After the House passed its bipartisan prison reform bill late last month, GOP Rep. Doug Collins and Democratic Rep. Hakeem Jeffries quickly met on the floor for a celebratory embrace.
Months of late-night calls, lobbying and tough negotiations had led to a whopping 360-59 vote — and the third piece of legislation Jeffries and Collins have ushered through the House together in a matter of months.
It’s an impressive record considering the polarized political climate, as well as because their work has been done in the House Judiciary Committee, known lately as “the place bills go to die.”
“We can come together and the partnership that developed, it literally shows you can change things up here,” Collins said in a joint interview with Jeffries at the Capitol.
But that partnership is sure to be tested if Democrats win back the House and consider impeaching President Donald Trump.
Any impeachment proceedings against the president would start in the Judiciary Committee. And Collins, who is angling to become the panel’s top Republican next year, would be the first line of defense for Trump. Like others in the GOP, Collins has criticized the FBI and accused it of bias against the president.
Jeffries brushed off the idea of a nasty partisan fight over impeachment, saying there’s no use in speculating about the future while special counsel Robert Mueller continues his investigation into Russian interference in the 2016 campaign and potential obstruction of justice by the president.
“Impeachment is not an issue that is top of mind, certainly for House Judiciary Committee Democrats and for an overwhelming number of the House Democratic Caucus,” Jeffries said. “Let Mueller be Mueller and do his job.”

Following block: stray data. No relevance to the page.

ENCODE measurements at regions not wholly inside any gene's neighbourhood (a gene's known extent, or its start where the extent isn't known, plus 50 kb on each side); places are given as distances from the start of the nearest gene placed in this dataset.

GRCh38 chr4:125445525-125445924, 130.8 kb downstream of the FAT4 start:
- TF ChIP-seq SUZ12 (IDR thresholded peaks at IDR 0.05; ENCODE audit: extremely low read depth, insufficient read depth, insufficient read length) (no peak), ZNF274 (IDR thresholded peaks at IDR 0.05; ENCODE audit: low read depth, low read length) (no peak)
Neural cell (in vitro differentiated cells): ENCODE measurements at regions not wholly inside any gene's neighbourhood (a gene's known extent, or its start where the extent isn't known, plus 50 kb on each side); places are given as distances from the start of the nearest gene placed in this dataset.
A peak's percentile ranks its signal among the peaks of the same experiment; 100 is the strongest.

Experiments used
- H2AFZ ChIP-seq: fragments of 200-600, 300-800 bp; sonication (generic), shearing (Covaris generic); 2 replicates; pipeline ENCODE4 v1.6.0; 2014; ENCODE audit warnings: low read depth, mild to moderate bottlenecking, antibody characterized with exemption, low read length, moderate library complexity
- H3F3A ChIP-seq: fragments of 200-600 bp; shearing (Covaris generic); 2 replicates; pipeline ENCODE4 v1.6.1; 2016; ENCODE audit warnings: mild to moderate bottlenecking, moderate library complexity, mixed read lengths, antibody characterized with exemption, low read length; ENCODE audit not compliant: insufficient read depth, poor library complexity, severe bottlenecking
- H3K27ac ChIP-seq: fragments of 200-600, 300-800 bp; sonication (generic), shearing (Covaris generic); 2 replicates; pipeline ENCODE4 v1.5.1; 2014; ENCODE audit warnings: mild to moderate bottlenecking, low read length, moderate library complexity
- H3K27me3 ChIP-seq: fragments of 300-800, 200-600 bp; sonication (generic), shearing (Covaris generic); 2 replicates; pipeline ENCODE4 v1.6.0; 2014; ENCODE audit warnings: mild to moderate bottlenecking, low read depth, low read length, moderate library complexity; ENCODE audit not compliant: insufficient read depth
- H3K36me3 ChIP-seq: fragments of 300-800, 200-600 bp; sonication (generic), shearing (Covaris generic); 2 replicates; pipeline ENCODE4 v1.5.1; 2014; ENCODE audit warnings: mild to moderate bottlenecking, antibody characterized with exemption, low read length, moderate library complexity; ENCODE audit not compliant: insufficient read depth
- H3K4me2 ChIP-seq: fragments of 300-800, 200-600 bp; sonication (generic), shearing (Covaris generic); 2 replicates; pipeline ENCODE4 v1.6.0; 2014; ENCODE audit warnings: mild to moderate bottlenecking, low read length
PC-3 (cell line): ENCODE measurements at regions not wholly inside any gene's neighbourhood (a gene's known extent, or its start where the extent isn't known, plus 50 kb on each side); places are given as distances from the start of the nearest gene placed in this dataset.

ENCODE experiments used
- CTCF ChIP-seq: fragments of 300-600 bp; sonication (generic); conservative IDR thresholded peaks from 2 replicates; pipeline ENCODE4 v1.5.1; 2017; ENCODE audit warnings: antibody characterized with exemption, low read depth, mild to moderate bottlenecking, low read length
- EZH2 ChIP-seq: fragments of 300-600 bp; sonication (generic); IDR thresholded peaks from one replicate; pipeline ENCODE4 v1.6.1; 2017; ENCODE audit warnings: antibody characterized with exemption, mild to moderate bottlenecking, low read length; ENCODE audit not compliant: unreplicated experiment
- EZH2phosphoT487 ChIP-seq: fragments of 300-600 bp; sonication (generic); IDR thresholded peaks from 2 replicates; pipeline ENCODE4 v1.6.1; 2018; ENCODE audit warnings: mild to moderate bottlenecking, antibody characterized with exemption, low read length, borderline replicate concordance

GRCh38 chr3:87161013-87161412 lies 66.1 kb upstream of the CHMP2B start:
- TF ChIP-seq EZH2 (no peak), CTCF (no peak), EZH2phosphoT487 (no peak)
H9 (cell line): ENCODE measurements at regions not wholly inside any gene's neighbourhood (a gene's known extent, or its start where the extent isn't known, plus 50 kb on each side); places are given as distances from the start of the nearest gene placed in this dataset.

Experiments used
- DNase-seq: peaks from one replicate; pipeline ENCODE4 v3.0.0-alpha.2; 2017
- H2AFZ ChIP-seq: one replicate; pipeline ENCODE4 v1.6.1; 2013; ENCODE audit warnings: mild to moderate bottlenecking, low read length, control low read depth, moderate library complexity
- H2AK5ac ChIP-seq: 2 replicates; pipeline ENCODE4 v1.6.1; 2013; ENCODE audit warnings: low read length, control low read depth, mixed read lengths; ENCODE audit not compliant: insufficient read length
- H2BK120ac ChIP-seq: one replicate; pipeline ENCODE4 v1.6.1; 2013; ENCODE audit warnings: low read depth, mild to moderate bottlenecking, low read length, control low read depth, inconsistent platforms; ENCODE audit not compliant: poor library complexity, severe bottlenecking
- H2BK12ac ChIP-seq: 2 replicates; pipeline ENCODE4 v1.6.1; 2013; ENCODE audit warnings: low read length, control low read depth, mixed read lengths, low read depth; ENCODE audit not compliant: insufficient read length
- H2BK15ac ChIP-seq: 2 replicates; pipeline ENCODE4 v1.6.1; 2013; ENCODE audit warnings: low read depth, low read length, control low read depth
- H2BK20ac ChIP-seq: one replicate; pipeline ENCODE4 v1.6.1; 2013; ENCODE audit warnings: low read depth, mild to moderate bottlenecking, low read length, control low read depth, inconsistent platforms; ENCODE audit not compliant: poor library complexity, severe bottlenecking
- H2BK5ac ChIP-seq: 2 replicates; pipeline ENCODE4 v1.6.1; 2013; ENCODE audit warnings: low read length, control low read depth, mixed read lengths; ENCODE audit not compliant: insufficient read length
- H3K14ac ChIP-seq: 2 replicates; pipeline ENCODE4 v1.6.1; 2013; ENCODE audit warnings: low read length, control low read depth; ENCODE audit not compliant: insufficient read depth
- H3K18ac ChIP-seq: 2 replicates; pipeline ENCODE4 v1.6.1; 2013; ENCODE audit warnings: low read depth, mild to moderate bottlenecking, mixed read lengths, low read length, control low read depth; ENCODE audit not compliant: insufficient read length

And Collins said he was confident their relationship could withstand an impeachment-fueled storm. “Our friendship is based on a respect that is deeper than legislation,” he said. “I think that’s some of the things that actually will get us through any of those times.”
At first glance the two men don’t have much in common, aside from both coming to Congress in 2013 after stints in their respective states’ legislatures.
The conservative Collins is a “country Baptist preacher,” as Jeffries fondly describes him, and a fast-talking Georgian who owned a scrapbooking company, practiced law and deployed to Iraq as a military chaplain with the Air Force Reserve before coming to Congress.
Jeffries is a liberal Brooklynite who had high-powered gigs as a corporate attorney, including for Viacom and CBS, before being elected to the New York Assembly and Congress.
Now, the two lawmakers seem on the fast track for plum leadership positions. Collins is currently vice chair of the House GOP Conference and could be Judiciary chairman if Republicans hold on to the House.
Jeffries is co-chairman of House Democrats’ messaging arm and is frequently mentioned by his colleagues as someone they want to see move up the ranks when the caucus’ current longtime leaders move on.
But Jeffries says it was their shared faith background — Collins is still a chaplain in the reserves and Jeffries is a lifelong member of his local Baptist church — that brought the two together.
“He’s obviously got a head for the work and a heart for the people and has drawn from his experiences both as a lawyer and as a pastor,” Jeffries said. “I think that combination really made it clear he’d be a great partner to try to get some things done here in Congress.”